In very broad terms, high-frequency trading (also known as HFT) refers to the buying and selling of stocks at extremely fast speeds with the help of powerful computers. Using complex algorithms, these computers can scan dozens of public and private marketplaces simultaneously, execute millions of orders a second, and alter strategies in a matter of milliseconds. In the U.S., high-frequency trading firms represent 2.0% of the approximately 20,000 firms operating today, but account for 73.0% of all equity trading volume.
As an example, let's assume that a buyer wants to buy 100,000 shares of INTL. The market price of an INTL share is $26.10, but the buyer's limit price is $26.40. In other words, the buyer is willing to pay up to $26.40 for each share of INTL or $0.30 more than its current price.
Via flash orders from NASDAQ, high-frequency trading firms get a peek at these orders for 30 milliseconds before they are shown to everyone else. Having detecting a demand for INTL shares, the computers at these firms then start issuing small immediate or cancel (IOC) orders at specific levels above the current price of INTL shares. If the first sell order at $26.15 is accepted by the buyer, another sell order at $26.20 is issued, and so on.
This continues until a sell order at $26.45 is issued. Because the buyer's limit price is $26.40, the sell order at $26.45 is rejected. At this stage, the firms' computers flood the buyer with sell orders at $26.39, causing most of the company's order of 100,000 INTL shares to be filled at $0.29 cents above market price.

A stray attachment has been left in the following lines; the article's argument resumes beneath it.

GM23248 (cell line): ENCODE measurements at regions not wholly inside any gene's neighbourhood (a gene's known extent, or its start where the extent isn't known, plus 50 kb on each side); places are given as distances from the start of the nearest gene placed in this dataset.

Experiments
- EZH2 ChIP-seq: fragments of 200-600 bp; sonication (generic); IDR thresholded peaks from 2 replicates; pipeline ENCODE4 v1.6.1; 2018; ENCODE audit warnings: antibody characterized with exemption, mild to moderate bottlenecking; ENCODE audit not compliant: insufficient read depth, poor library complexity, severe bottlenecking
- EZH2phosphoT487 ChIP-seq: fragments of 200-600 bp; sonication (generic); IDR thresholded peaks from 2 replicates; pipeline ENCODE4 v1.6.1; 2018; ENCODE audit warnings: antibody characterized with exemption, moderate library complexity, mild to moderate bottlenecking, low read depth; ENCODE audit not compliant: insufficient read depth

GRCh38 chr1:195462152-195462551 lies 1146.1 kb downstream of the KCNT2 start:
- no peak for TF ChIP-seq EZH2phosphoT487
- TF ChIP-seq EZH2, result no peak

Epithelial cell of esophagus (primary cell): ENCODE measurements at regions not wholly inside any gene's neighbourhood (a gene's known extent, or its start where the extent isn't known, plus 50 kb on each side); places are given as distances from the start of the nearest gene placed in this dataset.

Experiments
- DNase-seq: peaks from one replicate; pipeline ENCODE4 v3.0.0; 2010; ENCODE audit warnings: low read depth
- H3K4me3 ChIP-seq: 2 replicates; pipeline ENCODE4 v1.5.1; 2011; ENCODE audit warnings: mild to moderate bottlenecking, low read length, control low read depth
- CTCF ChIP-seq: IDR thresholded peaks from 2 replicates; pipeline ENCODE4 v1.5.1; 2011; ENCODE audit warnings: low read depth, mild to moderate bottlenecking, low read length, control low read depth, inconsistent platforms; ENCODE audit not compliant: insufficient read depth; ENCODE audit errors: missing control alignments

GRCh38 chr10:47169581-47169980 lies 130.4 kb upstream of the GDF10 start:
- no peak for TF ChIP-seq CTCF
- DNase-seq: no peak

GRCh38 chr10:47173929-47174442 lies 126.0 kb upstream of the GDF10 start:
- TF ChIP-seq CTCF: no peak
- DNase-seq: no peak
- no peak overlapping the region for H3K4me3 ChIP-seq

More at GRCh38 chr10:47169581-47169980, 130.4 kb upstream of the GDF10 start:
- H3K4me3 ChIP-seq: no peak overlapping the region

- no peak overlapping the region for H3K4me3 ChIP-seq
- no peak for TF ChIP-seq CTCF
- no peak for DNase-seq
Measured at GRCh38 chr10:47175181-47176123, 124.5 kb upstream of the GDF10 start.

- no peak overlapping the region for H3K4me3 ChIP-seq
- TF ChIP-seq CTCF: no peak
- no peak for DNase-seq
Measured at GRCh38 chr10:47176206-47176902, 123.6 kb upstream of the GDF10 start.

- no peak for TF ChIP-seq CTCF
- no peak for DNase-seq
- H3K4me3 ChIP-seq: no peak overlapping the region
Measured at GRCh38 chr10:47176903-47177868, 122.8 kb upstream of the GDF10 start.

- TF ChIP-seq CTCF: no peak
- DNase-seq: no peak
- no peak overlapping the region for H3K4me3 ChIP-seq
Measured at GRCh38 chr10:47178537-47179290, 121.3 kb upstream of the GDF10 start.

Under normal circumstances, a buyer would see the sell order at $26.15 and might subsequently drop the limit price on his/her order. However, high-frequency trading computers are so fast that unless the buyer owned comparable machines, he/she would have no chance to do this.
Firms that engage in high-frequency trading include proprietary trading desks at a small number of major investment banks (like Goldman Sachs and Merrill Lynch), hundreds of the most secretive proprietary trading groups (like Wolverine, IMC and Getco) and less than 100 of the most sophisticated hedge funds. As a rule they tend to be secretive, stealthy, smart and relatively unknown.
High-frequency trading strategies are highly dependent on ultra-low latency. To realize any real benefit from implementing these strategies, a firm must have a real-time, colocated, high-frequency trading platform where data is collected, and orders are created, routed and executied in sub-millisecond times.
Since many high-frequency trading strategies require transactions in more than one asset class and across multiple exchanges, appropriate infrastructure is required to facilitate long-haul connectivity between different data centers.
The competitive advantage of a high-frequency trading strategy dilutes over time. Although a firm's high-level trading strategy may remain consistent over time, its micro-level strategies are constantly altered for two important reasons. Firstly, because high-frequency trading depends on extremely precise market interactions and security correlations, traders need to regularly adjust code to reflect subtle changes in the dynamic market. Secondly, competitive intelligence is so good across rival trading firms that each is exposed to the increasing susceptibility of their strategies being reverse-engineered, turning their most profitable ideas into their most risky.
On 24 July 2009, Karl Denninger